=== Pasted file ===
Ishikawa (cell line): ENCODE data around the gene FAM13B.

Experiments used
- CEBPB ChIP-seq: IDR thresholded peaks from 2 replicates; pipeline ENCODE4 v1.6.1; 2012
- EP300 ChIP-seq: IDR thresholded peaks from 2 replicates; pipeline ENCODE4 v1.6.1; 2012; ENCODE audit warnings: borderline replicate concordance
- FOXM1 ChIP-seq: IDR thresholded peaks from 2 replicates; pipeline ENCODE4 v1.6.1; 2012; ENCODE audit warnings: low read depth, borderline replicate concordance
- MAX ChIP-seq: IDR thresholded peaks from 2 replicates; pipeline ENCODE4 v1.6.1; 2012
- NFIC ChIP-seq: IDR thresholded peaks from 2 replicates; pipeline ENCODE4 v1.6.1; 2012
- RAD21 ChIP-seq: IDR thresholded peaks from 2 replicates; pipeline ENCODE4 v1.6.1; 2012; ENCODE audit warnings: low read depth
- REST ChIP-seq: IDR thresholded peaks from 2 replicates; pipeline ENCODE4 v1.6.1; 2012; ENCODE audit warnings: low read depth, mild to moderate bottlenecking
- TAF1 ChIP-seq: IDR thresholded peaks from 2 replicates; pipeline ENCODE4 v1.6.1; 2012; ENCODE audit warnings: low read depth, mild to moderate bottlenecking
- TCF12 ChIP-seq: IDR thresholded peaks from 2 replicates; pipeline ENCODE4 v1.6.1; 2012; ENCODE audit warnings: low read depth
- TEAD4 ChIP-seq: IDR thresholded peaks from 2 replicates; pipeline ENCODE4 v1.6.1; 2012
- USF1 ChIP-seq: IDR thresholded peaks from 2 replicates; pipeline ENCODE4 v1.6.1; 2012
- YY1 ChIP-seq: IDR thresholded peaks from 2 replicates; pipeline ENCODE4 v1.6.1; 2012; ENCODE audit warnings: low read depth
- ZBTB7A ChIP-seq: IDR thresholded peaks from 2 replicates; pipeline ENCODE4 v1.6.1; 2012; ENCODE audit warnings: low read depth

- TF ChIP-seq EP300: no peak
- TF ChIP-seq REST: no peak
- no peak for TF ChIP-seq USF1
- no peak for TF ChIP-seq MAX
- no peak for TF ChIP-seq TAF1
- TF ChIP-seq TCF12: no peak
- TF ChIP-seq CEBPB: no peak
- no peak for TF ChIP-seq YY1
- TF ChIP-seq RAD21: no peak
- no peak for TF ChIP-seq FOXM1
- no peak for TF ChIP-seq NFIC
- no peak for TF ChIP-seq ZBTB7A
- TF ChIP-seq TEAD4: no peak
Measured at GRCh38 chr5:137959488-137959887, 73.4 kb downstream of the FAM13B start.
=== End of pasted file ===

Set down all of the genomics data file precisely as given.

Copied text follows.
Ishikawa (cell line): ENCODE data around the gene FAM13B.

Experiments used
- CEBPB ChIP-seq: IDR thresholded peaks from 2 replicates; pipeline ENCODE4 v1.6.1; 2012
- EP300 ChIP-seq: IDR thresholded peaks from 2 replicates; pipeline ENCODE4 v1.6.1; 2012; ENCODE audit warnings: borderline replicate concordance
- FOXM1 ChIP-seq: IDR thresholded peaks from 2 replicates; pipeline ENCODE4 v1.6.1; 2012; ENCODE audit warnings: low read depth, borderline replicate concordance
- MAX ChIP-seq: IDR thresholded peaks from 2 replicates; pipeline ENCODE4 v1.6.1; 2012
- NFIC ChIP-seq: IDR thresholded peaks from 2 replicates; pipeline ENCODE4 v1.6.1; 2012
- RAD21 ChIP-seq: IDR thresholded peaks from 2 replicates; pipeline ENCODE4 v1.6.1; 2012; ENCODE audit warnings: low read depth
- REST ChIP-seq: IDR thresholded peaks from 2 replicates; pipeline ENCODE4 v1.6.1; 2012; ENCODE audit warnings: low read depth, mild to moderate bottlenecking
- TAF1 ChIP-seq: IDR thresholded peaks from 2 replicates; pipeline ENCODE4 v1.6.1; 2012; ENCODE audit warnings: low read depth, mild to moderate bottlenecking
- TCF12 ChIP-seq: IDR thresholded peaks from 2 replicates; pipeline ENCODE4 v1.6.1; 2012; ENCODE audit warnings: low read depth
- TEAD4 ChIP-seq: IDR thresholded peaks from 2 replicates; pipeline ENCODE4 v1.6.1; 2012
- USF1 ChIP-seq: IDR thresholded peaks from 2 replicates; pipeline ENCODE4 v1.6.1; 2012
- YY1 ChIP-seq: IDR thresholded peaks from 2 replicates; pipeline ENCODE4 v1.6.1; 2012; ENCODE audit warnings: low read depth
- ZBTB7A ChIP-seq: IDR thresholded peaks from 2 replicates; pipeline ENCODE4 v1.6.1; 2012; ENCODE audit warnings: low read depth

- TF ChIP-seq EP300: no peak
- TF ChIP-seq REST: no peak
- no peak for TF ChIP-seq USF1
- no peak for TF ChIP-seq MAX
- no peak for TF ChIP-seq TAF1
- TF ChIP-seq TCF12: no peak
- TF ChIP-seq CEBPB: no peak
- no peak for TF ChIP-seq YY1
- TF ChIP-seq RAD21: no peak
- no peak for TF ChIP-seq FOXM1
- no peak for TF ChIP-seq NFIC
- no peak for TF ChIP-seq ZBTB7A
- TF ChIP-seq TEAD4: no peak
Measured at GRCh38 chr5:137959488-137959887, 73.4 kb downstream of the FAM13B start.